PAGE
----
Calais: A humanitarian 'no-man's land'?

Refugees seeking passage to the United Kingdom often find themselves mired in the Calais jungle: a humanitarian no man's land and de facto refugee camp. As many of the world's donors continue to spend more foreign aid within their own borders to cope with the influx of migrants, many wonder whether more or less will be done for Europe's trapped asylum-seekers.

The biggest problem facing the Calais jungle — a de facto refugee camp near the coast of France — is its location. Far from the temperate climate evoked by a coastal French town, the winters are rough. From October to April, freezing rains turn the Calais sand dunes to marsh. In the camp, ramshackle lean-tos and tents peel apart in the wind.

The location is all wrong for another reason. Many of the aid organizations that specialize in setting up and running refugee camps can’t go to Calais. The Office of the United Nations High Commissioner for Refugees and the International Organization for Migration lack the mandate to work in France. In their place, volunteer organizations and a smattering of international aid groups have set up shop amidst the endless tarpaulin and scrap metal shelters.

Likewise, for most of the residents of the camp — more than 3,000 asylum-seekers — France is not the final destination. Most hope to cross the English Channel to the United Kingdom, where they either have family members or where they believe opportunities and likelihood of being granted asylum will be greater. Many refuse to register as asylum-seekers in France, afraid the paper trail will bind them to stay, or worse, lead them back to conflict-ridden homes in Syria, South Sudan, Iraq and Afghanistan.

Devex spent two days in the camp shadowing aid workers and volunteers, asking what the Calais jungle means for the global humanitarian system.

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About the authors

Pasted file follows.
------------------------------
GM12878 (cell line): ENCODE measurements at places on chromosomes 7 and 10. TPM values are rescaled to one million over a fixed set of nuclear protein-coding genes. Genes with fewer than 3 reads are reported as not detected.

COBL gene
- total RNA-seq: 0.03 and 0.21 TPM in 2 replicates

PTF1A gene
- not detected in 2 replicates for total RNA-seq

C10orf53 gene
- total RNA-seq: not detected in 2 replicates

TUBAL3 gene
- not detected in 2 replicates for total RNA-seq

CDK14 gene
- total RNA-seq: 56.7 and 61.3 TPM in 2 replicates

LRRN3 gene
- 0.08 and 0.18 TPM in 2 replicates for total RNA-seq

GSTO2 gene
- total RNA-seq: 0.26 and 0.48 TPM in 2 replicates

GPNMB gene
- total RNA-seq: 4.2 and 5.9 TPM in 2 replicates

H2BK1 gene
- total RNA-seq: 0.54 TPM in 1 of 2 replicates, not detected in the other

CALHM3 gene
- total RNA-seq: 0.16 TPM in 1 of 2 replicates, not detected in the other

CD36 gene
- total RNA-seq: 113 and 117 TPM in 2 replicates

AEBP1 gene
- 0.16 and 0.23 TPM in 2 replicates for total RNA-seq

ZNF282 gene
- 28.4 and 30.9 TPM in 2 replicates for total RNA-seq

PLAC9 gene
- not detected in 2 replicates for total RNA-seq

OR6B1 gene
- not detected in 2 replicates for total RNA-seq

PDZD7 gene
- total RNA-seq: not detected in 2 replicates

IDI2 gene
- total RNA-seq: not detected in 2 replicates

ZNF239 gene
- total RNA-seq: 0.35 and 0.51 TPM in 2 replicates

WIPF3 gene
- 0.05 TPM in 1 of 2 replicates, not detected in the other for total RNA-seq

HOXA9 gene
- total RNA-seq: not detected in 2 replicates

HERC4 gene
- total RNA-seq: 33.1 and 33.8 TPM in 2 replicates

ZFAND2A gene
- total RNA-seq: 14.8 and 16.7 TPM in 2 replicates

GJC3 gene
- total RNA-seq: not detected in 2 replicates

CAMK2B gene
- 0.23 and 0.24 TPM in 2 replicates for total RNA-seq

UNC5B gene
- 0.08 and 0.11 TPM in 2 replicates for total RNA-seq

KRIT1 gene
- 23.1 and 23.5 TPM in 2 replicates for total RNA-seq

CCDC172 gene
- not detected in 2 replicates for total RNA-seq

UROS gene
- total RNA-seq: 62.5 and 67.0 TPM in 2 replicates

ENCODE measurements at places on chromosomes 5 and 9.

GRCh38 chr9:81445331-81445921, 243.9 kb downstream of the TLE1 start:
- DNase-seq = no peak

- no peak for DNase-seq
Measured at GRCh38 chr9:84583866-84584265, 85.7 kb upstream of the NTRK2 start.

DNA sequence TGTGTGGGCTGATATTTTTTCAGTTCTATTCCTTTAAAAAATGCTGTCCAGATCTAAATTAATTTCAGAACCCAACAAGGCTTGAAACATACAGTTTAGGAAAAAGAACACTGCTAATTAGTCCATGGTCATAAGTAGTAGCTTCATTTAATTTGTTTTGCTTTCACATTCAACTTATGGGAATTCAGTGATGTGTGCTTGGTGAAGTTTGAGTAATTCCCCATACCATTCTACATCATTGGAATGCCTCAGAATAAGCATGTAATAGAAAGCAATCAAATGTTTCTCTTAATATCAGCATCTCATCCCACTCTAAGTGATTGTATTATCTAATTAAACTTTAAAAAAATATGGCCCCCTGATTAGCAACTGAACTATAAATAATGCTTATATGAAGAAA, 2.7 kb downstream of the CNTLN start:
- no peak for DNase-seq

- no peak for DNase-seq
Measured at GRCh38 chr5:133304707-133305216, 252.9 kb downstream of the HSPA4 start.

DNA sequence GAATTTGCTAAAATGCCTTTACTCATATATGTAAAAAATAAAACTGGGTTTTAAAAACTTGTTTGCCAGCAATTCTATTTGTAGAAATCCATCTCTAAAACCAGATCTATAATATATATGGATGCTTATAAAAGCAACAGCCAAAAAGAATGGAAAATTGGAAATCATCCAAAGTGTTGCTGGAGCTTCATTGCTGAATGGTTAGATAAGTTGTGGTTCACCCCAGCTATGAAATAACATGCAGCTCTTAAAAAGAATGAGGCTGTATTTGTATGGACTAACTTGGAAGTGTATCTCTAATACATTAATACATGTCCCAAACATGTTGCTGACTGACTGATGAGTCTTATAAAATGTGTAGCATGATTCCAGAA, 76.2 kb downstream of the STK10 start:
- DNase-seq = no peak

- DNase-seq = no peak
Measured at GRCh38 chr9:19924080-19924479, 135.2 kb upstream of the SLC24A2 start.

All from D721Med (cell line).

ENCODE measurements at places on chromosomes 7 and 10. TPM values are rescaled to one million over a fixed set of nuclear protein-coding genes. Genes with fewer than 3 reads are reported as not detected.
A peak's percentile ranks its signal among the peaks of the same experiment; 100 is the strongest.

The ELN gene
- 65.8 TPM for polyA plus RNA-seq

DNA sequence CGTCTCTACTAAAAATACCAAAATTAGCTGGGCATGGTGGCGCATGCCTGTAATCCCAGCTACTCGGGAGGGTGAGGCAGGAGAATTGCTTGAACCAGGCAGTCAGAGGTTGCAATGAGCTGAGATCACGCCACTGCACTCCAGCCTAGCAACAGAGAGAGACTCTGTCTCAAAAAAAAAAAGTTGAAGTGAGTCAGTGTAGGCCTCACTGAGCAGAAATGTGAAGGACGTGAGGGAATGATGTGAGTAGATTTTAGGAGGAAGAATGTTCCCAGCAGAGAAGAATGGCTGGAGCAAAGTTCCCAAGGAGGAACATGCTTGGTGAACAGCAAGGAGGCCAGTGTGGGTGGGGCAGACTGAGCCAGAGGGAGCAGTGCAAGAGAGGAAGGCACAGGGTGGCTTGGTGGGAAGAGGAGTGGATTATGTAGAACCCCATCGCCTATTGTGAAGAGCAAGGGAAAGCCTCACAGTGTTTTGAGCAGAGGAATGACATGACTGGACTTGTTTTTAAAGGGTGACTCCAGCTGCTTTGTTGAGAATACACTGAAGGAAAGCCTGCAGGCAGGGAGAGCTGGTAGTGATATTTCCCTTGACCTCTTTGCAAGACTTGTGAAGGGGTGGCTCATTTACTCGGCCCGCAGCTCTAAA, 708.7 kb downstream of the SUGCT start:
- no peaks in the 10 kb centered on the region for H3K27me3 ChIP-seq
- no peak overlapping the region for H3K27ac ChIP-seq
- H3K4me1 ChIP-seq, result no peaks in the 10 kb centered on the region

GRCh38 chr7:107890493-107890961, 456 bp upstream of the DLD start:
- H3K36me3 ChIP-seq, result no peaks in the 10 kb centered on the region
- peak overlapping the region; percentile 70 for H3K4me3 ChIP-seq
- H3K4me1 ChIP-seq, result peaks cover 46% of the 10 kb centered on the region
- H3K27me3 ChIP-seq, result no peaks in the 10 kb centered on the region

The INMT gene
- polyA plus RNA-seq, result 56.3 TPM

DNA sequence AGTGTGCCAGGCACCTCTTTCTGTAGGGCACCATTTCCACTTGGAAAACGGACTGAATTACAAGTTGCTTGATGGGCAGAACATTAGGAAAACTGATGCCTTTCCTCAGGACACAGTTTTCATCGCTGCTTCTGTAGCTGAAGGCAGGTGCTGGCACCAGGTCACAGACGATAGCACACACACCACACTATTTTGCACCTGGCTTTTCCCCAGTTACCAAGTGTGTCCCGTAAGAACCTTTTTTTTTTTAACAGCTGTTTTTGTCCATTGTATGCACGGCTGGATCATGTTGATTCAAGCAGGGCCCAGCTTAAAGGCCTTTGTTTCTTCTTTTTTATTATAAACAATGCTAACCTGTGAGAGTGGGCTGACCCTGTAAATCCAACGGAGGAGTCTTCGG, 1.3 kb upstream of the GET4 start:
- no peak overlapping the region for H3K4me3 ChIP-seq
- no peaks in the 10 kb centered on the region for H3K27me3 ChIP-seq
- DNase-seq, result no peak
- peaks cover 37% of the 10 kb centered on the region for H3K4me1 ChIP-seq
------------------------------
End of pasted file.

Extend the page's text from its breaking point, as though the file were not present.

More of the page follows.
• Molly%2520anders%2520cropped

    Molly Anders

    Molly Anders is a former U.K. correspondent for Devex. Based in London, she reports on development finance trends with a focus on British and European institutions. She is especially interested in evidence-based development and women’s economic empowerment, as well as innovative financing for the protection of migrants and refugees. Molly is a former Fulbright Scholar and studied Arabic in Syria, Jordan, Egypt and Morocco.
  • Headshot anna patton

    Anna Patton

    Anna Patton is a freelance journalist and media facilitator specializing in global development and social enterprise. Currently based in London, she previously worked with development NGOs and EU/government institutions in Berlin, Brussels and Dar es Salaam as well as in the U.K., and has led media projects with grass-roots communities in Uganda and Kenya. Anna has an master’s degree in European studies — specializing in EU development policy — and is a fellow of the On Purpose social enterprise program.
  • Mihara naomi

    Naomi Mihara

    Naomi Mihara is a Video Journalist for Devex, based in Barcelona. She has a background in journalism and international development, having previously worked as an assistant correspondent for Japan's Yomiuri Shimbun newspaper and as a communications officer for the International Organization for Migration in Southeast Asia. She holds a master's degree in multimedia journalism from Bournemouth University.

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